• Secure your merchandise in the original packaging, if available, or any sturdy box, and enclose a note detailing the reason for the return with your Order Number. Please DO NOT return your glasses in an envelope.
    • Please allow 2-3 weeks for your store credit or refund to be issued.

    Contact Lenses

    Returning Items? Even though we have fewer returns than traditional optical stores, if you need to return your order for any reason, just make sure it's within 365 days of purchase. Simply follow the steps below and then call our Customer Care Team at (UK) 0800 635 5555 (IE) 1 800 818 816 and they will offer a pre-paid postage stamp.

    • Secure your merchandise in the original packaging, if available, or any sturdy box, and enclose a note detailing the reason for the return with your Order Number. Please DO NOT return contact lens boxes in an envelope.
    • Please allow 2-3 weeks for your store credit or refund to be issued.

    Defective Lenses?

    • We guarantee that all of our lenses are factory sealed. If you have a problem with any lens purchased from us at any time or suspect they are defective, please discontinue wearing them and contact us immediately. If your lenses are determined to be defective by the manufacturer, we will issue a store credit in full.

    Exchanging?

    • If your prescription changes, we will exchange unexpired and unopened boxes or vials of contacts.
    • If you have an exchange for a higher amount from your original purchase, please provide your credit card number.
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  • Security Policy

    We take the security of your information very seriously. Our e-commerce system uses the latest SSL (Secure Sockets Layer) technology (the industry standard for encryption technology). It is used to create a secure transaction environment for commerce on the Internet. If your browser and local network support the use of encrypted data transmissions, our Secure Checkout mode locks all information (i.e., your credit card number) passed from you to LensWay in an encrypted envelope, making it extremely difficult to be intercepted by an unauthorized party. It is the same level of encryption technology that NASA and the CIA use. This ensures that your credit card information remains totally secure.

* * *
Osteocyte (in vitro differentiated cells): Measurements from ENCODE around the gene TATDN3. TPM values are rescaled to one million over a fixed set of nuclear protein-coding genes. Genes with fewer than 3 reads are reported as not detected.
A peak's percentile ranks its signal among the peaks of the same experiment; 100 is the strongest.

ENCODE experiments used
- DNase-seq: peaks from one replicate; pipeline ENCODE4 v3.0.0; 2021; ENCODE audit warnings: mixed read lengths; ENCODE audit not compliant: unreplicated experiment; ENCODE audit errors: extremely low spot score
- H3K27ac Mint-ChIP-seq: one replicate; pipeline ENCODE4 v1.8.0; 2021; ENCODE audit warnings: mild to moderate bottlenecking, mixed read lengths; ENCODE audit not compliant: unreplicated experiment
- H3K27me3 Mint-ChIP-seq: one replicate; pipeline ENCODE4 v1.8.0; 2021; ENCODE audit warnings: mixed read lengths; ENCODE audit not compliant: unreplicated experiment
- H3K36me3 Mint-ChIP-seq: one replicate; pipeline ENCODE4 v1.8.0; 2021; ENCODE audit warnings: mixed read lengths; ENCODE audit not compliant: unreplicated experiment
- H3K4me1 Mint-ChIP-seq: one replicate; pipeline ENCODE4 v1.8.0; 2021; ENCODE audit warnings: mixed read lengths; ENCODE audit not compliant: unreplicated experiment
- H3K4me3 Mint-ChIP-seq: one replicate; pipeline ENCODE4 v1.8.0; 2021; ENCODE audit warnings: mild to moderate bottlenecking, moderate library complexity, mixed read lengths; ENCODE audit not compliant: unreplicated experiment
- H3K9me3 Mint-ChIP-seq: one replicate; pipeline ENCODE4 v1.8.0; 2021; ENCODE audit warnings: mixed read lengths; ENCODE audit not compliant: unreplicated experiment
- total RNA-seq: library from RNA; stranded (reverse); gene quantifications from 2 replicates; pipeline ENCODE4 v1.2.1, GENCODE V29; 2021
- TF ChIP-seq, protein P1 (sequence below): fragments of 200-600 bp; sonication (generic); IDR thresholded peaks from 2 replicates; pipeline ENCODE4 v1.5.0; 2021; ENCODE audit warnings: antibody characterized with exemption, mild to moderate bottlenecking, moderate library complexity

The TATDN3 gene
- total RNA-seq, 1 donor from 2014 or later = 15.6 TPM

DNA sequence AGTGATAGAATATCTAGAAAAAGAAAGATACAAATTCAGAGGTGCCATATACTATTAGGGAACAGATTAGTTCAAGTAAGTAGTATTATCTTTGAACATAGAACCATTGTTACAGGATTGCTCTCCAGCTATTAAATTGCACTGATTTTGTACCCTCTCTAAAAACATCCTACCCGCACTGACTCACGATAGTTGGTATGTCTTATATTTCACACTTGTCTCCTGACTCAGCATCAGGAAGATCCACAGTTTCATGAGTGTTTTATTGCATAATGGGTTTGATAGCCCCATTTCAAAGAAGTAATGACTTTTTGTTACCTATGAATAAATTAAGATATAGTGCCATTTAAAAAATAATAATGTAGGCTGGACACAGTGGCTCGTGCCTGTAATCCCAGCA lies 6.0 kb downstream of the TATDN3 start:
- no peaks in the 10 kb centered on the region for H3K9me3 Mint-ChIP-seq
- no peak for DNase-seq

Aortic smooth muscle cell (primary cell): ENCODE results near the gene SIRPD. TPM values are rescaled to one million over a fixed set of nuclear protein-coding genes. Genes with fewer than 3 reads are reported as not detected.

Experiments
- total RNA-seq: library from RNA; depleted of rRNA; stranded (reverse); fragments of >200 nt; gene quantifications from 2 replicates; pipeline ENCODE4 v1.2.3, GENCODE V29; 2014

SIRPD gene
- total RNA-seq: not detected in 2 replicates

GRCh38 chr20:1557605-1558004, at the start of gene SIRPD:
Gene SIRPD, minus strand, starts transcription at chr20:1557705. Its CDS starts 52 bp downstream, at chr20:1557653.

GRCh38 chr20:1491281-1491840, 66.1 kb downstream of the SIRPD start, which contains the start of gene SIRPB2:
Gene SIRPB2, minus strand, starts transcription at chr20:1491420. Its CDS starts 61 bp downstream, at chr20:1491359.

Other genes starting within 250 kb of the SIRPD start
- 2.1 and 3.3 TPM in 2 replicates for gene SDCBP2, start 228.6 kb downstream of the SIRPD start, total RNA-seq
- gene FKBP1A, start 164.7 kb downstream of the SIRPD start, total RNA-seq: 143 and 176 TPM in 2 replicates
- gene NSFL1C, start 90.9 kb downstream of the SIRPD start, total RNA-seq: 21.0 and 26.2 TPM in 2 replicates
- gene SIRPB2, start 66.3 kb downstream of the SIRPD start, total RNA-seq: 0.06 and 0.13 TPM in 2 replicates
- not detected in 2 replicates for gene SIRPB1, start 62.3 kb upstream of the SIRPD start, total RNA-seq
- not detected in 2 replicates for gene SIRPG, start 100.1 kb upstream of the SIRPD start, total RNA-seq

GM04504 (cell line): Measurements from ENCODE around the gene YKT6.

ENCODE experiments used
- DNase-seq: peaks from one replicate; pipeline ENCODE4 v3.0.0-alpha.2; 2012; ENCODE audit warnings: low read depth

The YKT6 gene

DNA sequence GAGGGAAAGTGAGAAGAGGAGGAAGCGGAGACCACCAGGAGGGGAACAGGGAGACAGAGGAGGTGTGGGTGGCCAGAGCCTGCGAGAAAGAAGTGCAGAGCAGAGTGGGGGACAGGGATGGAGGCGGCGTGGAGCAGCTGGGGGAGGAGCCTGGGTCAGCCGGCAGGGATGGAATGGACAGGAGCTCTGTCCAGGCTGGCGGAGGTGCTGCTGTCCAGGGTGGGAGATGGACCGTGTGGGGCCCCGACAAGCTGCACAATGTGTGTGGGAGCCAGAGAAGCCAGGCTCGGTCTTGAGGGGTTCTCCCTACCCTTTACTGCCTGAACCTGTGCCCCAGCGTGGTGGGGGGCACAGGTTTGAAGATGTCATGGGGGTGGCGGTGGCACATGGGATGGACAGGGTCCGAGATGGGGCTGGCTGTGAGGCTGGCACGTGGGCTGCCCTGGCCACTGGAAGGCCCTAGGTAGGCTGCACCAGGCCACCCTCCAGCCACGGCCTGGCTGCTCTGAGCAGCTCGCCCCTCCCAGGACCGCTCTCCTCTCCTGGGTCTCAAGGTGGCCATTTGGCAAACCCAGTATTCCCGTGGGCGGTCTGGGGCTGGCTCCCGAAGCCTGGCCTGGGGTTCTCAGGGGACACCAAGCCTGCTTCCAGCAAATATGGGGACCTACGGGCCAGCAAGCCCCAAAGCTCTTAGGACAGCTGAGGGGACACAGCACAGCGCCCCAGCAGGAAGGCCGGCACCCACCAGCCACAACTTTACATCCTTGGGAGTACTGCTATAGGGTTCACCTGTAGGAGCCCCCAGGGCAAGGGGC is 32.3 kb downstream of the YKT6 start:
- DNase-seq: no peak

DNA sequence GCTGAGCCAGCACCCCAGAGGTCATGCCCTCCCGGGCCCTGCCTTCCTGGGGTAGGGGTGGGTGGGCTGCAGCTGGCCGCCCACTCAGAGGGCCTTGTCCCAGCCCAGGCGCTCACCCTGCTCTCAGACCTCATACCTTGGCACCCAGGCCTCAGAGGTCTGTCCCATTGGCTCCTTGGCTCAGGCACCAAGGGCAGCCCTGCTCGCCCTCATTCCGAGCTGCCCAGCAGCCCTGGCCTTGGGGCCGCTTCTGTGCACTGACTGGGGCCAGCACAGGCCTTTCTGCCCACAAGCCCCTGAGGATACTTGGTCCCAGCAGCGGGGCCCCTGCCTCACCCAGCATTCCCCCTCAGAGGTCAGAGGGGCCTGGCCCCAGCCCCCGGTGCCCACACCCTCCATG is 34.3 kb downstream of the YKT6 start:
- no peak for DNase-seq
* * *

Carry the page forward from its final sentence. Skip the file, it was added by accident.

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  • Privacy Policy

    We respect your privacy. That's why we will not disclose, rent or sell your email address, or other contact information to any other company. We collect this information in order to be able to process your order and to offer you special deals when it is time to refill your order. Should you ever wish to be removed from our email list, we will process your request immediately.
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General

  • How The Eye Works

    Eyes do not actually see objects; they see the light reflected by objects. When these light rays enter the eye, they are absorbed and then converted into electrical signals by retinal nerves.

    In a person with normal vision, light rays enter the eye through the cornea (also known as the window of the eye), then are focused with the help of the crystalline lens. The crystalline lens is located behind the pupil at a point directly on the retina (the light sensitive nervous tissue at the back of the eyeball). These signals are subsequently sent to the brain where they are interpreted as visual images.

    Much like the way a camera works, when the eye is working you are able to see a clear picture. When the eye is not working properly, the picture is not as clear (there is a refractive error). Only about four in ten people have normal visual acuity. Refractive errors can be corrected with the help of eyeglasses or contact lenses.
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  • Common Eye Conditions

    Besides refractive errors that necessitate vision correction, there are a few common eye conditions that people can have. They are astigmatism, glaucoma, myopia, hyperopia and presbyopia.

    Astigmatism is a condition in which the cornea's curvature is asymmetrical. Sometimes this is described as the eye being shaped more like a football than a baseball. The eye is therefore unable to focus clearly. This can be corrected with toric contact lenses.